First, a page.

6. Getting homesick. Yes, I loved getting homesick—well, the moment after it. Think of it like that moment just before a runner’s high: when you are certain you can’t go on any further, yet you push on through the pain until you reach that euphoric state where you feel invincible. Surprisingly, it happens in travel as well. I was a little over halfway through my trip when I was hit with a terrible bout of homesickness. After a good meal, a good night’s sleep, and a firm self-talking-to, I was ready to go again. That moment gave me the determination to keep going even stronger than before.
  7. Getting lost. Don’t tell my mom, but I did get lost a few times. Getting lost, whether it’s intentional or not, is the best way to get to know a foreign city. I put the phone away and went where the locals go. When I was away from the tourist-filled streets, I found the best stores tucked away in a corner, restaurants with spectacular cuisine, and rooftops with beautiful views. Getting lost also gave me the chance to really be aware of my surroundings. Without my face glued to google maps, I had more of an opportunity to see the country I came to explore.
  8. Picking up new habits. In Israel, having fresh vegetables at breakfast is the norm. It grew on me, and I couldn’t live without it once I returned home. Besides starting my day off healthier, I’ve also developed the habit of living a bit less by a strict, rigorous schedule and not freaking out when life throws me a curveball.
  9. Learning to live with less. I packed one backpack for my trip that weighed 28 pounds when I left. That’s it. When all I had with me were the necessities, I didn’t even miss the items I left at home. I realized just how little I actually needed in life, and that it wasn’t items that truly made me happy, but the people I was surrounded by and the experiences we share together.
  10. Falling in love. I already liked Israel. I knew that since I wanted to go back for a third time, but this time I fell in love with it—hard. I fell in love with the people, the food, the land, and myself. When you travel, it’s guaranteed: you will fall in love. Whether that is with solo travel, with yourself, with someone you meet, with the food, with the country, or with the atmosphere, it will happen. The best part of the experience is the one you can hold in your heart as your own. People don’t have to understand it, you don’t even have to understand it, but there will be something from your trip that will stand out as special just for you. Don’t go looking for it; it just sneaks up on you unannounced.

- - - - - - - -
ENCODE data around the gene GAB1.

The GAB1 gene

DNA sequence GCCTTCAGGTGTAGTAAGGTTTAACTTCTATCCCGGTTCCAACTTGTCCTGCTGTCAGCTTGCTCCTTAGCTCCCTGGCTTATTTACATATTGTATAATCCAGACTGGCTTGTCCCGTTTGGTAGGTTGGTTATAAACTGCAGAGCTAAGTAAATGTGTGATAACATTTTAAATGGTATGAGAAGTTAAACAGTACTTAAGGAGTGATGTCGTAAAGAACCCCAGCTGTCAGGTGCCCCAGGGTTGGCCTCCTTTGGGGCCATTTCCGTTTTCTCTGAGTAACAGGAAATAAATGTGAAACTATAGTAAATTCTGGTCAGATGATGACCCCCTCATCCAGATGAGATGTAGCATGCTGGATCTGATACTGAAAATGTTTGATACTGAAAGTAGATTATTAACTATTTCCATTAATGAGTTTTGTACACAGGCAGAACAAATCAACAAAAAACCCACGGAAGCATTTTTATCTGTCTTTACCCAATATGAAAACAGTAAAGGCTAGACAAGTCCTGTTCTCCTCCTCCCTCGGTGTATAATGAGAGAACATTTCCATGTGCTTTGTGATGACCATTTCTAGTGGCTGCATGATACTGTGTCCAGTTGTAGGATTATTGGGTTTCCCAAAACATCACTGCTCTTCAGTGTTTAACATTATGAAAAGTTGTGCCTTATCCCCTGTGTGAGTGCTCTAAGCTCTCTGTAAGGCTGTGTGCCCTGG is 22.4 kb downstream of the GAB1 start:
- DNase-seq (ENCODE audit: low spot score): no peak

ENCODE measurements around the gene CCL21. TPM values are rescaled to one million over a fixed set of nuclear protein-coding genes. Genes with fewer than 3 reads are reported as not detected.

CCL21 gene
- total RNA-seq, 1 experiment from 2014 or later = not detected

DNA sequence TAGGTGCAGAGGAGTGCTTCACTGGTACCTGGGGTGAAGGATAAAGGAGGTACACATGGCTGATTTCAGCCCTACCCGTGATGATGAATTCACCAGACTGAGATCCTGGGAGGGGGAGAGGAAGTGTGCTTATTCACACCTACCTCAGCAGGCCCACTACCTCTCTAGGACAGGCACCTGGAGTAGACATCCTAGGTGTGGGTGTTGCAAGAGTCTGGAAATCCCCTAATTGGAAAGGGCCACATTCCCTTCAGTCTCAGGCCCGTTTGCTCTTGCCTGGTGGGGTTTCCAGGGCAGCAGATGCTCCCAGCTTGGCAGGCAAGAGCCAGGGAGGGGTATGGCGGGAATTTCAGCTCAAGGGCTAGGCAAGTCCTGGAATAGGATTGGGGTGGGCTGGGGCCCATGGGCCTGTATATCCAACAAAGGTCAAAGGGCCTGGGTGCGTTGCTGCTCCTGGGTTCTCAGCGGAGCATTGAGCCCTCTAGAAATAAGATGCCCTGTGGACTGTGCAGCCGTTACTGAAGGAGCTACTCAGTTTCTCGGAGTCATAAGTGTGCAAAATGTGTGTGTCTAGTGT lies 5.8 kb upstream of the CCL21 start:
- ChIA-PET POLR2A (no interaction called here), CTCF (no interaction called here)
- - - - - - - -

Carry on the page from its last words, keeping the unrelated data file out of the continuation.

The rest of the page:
I. Love. Life.

Life is short; we all know that, but sometimes I don’t think we realize just how short it is. We always think we’ll have another hour, one more day, one more year. We’ll be able to tell someone we love them in another hour, we can apologize to the person we hurt tomorrow, or we can finally do that thing we’ve always wanted to do next year. Far too many people never get that tomorrow; far too many leave this earth before saying or doing all they wanted to do. Two weeks ago, this world lost someone who truly lived life in the moment: Jessica Nicole Brooks.

Jessica was the type of woman who knew what she wanted in life and wasn’t afraid to go for it. Because of her openness online, I often felt as if I knew her even though we had never met in person. A talented artist, Jessica loved Krav Maga, her Harley, and her husband, Bart. She always shared her opinion on politics, and always shared touching photos of her family. Her family has shared screenshots of her text messages in which she would declare her love for her husband, how amazing her life was, and how she was finally “there.” She was in the moment where her life was, in her mind, simply perfect. She was content. How fitting, then, that her last status on Facebook was “I. Love. Life.” Three little words with such happiness packed into them.